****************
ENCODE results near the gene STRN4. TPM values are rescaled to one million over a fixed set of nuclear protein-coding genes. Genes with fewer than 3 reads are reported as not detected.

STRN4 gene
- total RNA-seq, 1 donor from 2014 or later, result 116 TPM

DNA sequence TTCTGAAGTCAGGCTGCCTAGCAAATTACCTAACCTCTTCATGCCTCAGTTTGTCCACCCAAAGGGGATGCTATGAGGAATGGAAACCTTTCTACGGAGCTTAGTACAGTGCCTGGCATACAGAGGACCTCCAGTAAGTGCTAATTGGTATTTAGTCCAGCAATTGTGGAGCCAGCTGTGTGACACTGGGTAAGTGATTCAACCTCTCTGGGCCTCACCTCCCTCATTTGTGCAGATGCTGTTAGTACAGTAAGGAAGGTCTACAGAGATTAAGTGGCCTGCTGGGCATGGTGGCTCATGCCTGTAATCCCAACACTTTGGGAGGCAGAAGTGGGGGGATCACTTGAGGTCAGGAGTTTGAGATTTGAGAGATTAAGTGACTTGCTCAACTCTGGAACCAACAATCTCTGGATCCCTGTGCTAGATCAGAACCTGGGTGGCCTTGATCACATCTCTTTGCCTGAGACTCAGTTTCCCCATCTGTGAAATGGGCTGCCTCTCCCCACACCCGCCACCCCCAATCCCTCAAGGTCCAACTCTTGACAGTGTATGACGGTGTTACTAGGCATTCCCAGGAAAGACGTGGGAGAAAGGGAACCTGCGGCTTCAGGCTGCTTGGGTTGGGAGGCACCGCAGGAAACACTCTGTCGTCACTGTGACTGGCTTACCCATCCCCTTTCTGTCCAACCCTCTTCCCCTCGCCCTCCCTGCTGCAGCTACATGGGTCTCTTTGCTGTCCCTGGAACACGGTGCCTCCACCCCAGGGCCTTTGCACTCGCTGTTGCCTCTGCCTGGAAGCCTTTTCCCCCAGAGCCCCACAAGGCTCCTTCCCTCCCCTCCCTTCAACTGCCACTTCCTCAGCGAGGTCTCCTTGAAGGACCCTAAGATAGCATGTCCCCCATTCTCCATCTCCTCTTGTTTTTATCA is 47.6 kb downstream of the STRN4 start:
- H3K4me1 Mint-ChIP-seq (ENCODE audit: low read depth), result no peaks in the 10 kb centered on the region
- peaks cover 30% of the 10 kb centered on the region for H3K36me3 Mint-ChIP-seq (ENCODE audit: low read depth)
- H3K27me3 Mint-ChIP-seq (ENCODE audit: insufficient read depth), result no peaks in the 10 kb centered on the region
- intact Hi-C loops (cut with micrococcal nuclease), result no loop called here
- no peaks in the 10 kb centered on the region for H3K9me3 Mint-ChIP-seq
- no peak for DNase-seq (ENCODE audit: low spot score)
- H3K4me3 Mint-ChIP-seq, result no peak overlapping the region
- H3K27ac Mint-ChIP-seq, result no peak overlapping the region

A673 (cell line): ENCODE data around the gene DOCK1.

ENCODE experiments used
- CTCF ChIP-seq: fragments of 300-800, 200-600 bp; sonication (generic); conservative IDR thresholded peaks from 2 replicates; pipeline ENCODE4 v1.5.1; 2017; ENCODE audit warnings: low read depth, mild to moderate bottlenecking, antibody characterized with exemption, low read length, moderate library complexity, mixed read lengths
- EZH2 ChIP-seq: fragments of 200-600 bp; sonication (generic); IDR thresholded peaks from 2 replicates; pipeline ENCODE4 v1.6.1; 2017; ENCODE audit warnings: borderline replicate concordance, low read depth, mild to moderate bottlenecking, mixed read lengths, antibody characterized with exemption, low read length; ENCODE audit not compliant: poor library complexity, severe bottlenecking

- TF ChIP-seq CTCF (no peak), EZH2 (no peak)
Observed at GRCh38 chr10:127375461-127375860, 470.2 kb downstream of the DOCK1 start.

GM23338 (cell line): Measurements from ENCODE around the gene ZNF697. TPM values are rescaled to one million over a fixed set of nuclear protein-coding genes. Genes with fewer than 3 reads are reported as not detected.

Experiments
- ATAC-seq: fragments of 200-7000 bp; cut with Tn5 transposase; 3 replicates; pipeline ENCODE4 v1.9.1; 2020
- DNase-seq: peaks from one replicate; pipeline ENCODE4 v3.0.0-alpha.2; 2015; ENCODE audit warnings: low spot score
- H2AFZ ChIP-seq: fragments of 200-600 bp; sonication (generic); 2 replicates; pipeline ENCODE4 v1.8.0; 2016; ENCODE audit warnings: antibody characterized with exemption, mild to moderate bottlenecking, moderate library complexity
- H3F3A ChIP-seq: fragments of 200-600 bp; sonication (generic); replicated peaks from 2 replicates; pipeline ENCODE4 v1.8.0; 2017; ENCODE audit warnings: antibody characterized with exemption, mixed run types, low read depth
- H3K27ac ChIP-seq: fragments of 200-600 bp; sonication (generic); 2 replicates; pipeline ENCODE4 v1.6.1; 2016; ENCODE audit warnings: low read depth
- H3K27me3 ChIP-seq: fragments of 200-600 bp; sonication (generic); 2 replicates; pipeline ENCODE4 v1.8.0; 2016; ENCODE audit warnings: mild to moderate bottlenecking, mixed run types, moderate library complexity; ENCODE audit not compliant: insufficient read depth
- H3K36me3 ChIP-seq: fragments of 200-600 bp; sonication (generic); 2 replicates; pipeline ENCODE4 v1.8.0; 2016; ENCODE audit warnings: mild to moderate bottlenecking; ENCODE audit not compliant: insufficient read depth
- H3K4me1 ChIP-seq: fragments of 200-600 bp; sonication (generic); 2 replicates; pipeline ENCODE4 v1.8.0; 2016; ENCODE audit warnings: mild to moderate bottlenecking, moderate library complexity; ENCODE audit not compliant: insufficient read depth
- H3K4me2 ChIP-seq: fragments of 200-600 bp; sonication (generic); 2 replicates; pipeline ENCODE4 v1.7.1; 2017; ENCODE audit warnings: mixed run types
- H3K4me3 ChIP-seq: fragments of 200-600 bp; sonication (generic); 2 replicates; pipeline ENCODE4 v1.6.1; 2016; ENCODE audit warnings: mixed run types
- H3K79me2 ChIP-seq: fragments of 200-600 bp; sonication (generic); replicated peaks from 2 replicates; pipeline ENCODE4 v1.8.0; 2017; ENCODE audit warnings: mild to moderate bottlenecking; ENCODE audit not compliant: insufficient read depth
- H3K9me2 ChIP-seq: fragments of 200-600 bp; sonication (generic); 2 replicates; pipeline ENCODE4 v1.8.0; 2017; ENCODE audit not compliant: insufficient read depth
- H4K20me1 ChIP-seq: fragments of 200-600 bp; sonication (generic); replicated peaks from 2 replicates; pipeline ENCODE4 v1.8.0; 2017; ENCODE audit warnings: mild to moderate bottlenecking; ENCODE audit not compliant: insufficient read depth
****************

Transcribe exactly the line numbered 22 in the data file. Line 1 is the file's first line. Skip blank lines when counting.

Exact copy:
- DNase-seq: peaks from one replicate; pipeline ENCODE4 v3.0.0-alpha.2; 2015; ENCODE audit warnings: low spot score